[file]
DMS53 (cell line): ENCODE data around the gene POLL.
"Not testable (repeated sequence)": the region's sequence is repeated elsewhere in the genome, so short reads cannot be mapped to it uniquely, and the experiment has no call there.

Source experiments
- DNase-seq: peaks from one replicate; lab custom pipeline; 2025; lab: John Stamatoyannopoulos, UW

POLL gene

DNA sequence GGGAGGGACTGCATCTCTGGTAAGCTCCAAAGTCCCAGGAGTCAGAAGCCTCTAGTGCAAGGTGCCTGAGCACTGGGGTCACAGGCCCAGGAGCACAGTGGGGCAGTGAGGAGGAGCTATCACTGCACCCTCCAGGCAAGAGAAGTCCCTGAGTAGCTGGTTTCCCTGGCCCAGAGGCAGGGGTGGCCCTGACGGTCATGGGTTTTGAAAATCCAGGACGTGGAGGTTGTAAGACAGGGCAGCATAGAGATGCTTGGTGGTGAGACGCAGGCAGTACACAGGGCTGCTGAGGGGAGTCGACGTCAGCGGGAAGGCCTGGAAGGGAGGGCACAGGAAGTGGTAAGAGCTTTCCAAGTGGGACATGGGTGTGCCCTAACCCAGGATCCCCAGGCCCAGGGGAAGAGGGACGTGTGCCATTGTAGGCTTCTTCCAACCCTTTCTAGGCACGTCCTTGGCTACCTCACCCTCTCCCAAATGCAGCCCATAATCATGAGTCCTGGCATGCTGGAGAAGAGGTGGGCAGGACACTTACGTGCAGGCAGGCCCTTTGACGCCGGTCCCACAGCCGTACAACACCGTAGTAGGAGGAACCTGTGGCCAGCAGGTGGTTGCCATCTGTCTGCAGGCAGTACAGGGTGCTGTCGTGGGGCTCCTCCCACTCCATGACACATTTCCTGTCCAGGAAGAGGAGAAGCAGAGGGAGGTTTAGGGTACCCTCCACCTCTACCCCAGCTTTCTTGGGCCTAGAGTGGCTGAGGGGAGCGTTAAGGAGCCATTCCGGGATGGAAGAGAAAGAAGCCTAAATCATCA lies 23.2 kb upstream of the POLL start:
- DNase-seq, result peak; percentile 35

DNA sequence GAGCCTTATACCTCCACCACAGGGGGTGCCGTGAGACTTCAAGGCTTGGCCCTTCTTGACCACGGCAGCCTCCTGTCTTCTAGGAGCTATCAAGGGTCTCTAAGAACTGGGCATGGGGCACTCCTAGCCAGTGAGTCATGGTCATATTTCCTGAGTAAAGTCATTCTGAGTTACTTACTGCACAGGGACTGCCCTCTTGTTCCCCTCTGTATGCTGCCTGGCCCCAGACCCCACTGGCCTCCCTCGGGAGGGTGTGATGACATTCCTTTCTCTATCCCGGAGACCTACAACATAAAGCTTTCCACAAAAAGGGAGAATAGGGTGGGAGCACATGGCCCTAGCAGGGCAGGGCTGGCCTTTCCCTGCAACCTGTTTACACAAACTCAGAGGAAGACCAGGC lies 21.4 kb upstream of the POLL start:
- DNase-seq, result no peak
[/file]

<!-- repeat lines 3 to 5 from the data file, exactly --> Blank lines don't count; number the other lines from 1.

Source experiments
- DNase-seq: peaks from one replicate; lab custom pipeline; 2025; lab: John Stamatoyannopoulos, UW

POLL gene